One of the most powerful moments in Tale is at the memorial for a homeless man. The funeral-industry corp has acquired a contract to cremate unclaimed bodies, so to them he’s just revenue. There’s nobody at the funeral: where normally you’d have a room full of mourners, there’s an empty room with an urn in it. You know nothing about this person but their corpse – and this distinctly not a forensic-science game where corpses are puzzles rich in information to tease out. You’re the only person who cares, but your care is insignificant.
Mortician’s Tale is careful not to overpraise the player; a technique it employs a lot is indirect praise. In games we’re very accustomed to doing a favour for someone and receiving their effusive gratitude; it starts to feel contrived, insipid. When gratitude is expressed off-camera, as it were, and reaches you only through a third party, it feels less like crude gratification. Similarly, it doesn’t overplay your complicity in manipulative corporate upselling; it’s there, and you damn well understand that it goes completely against your character’s principles, and it lets you sit with that understanding. But in the context of a genre that’s usually about being dutiful, about the security of knowing that to be dutiful is to do good, it’s striking that the conflict is between doing your job diligently and doing the right thing. It does its emotional work by offering the fantasy and then posing an existential threat to it.
Time to Heal is a lot more videogamey about its praise. The emotional payoff that Time to Heal is offering is a player-character who cares so much that her care is completely beyond doubt: NPCs mostly exist to affirm her care, either by needing it or praising it. And this is not allowed to conflict with duty: Allison’s care is always about going above and beyond her duties, rather than rejecting them to do something more important. Time and again, in mechanics and narrative, the game says that to care is to do extra work on top of normal duty.
This comes most to the fore in her relationship with Daniel, the first love interest of the plot. By contrast to jocular, butch Mason, Daniel is strongly coded as the Soft Boy, struggling with administration of a new hospital wing and Feelings about his unloving father. Daniel’s first plot beat is pharmaceutical addiction – to the point where the pharmacy is running short of medications, endangering patient lives, because he’s stealing so many. Allison investigates this; when her initial attempts fail, Daniel makes her feel awful for not trusting him. Then when he’s discovered, Allison, without batting an eye, helps him cover it up and secretly go cold turkey. (The game doesn’t stress the risk she’s taking here.) This kind of sets the tone for the pseudo-romance; throughout, Daniel is self-centred, distant and needs caring for after severely fucking up, Allison sacrifices and blames herself and does as she’s told, and the important thing we’re intended to get from this is that Allison is a Good and Caring person. Whether Daniel deserves this is not at issue.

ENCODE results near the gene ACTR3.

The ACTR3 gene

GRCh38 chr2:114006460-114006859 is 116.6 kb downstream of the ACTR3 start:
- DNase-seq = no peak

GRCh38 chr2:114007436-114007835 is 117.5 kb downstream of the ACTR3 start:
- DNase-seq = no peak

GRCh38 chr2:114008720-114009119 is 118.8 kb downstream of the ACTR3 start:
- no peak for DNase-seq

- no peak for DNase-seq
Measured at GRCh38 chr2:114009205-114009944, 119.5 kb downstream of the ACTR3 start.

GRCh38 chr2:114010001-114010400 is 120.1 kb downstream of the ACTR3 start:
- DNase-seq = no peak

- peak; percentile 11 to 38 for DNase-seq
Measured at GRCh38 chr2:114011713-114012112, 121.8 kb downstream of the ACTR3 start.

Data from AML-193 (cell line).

Game power-fantasy tends to focus on the immediate, even at the expense of contradictions at the larger scale. Bioshock‘s ending plays around with this tension – you’re constantly enacting power through brutal violence and Moral Choice Dilemmas, but someone’s constantly telling you what to do; the freedom and power that Rapture is selling is illusory. Similarly, caregiver-fantasy tends to focus on the immediate sensation of caregiving, even when the immediate appearance of care contributes to the problem. Mortician’s Tale engages with this; Time to Heal never does. Daniel’s purpose is to be a mess is so that Allison can loyally take care of him.
A final example. Let’s consider Time to Heal‘s Joe, the ambulance driver.
Joe’s role is to be the Good Boyfriend to Sophia, head of ER. Everything Joe does is there to paint him as a Good Boyfriend: he is romantic, friendly, has a sunny disposition and a sense of humour. Unlike Daniel and Mason, there’s nothing wrong with Joe, no Character Issue. If there was any doubt that his narrative role is Good Boyfriend – he’s good with kids. Joe is intended to be sculpted out of purest Husband Material.
Joe carries around lollipops. Partly this is because Good with Kids, but also Joe’s reasoning is that it’s always nice to promise yourself tiny rewards to brighten your day.
And when Allison accomplishes a breakthrough on a difficult case, Joe thinks, hey, I know what’s an appropriate way to acknowledge the success of my co-worker, a grown-ass woman:
You know, subtext-not-subtext, because she’s been a good girl.
Joe’s driving the ambulance, with Allison in the back trying to save Daniel’s life, when it crashes. Joe’s trapped inside; the ambulance is nose-down in water and also on fire, while Daniel is thrown free but bleeding out. Daniel tells Allison to save Joe; Joe tells her to save Daniel. Allison, instead of taking incident command of the damn situation as she ought to as the only professional left standing, dithers between their instructions before saving Daniel. It’s a tense, challenging situation and Allison is rightly proud when she stops Daniel from bleeding out. Here’s her reaction:
But Joe is dead, and thus unavailable to validate her success.
Aaand then at the funeral there is… this, intended as a touching moment of comfort between Allison and Sophia:
You could write this whole weird sequence off as an unfortunate example of kink-blindness, but I think that would miss something important about why this got weird. Joe and his lollipops are not, I think, meant to be about kink. But they’re scratching a very similar itch.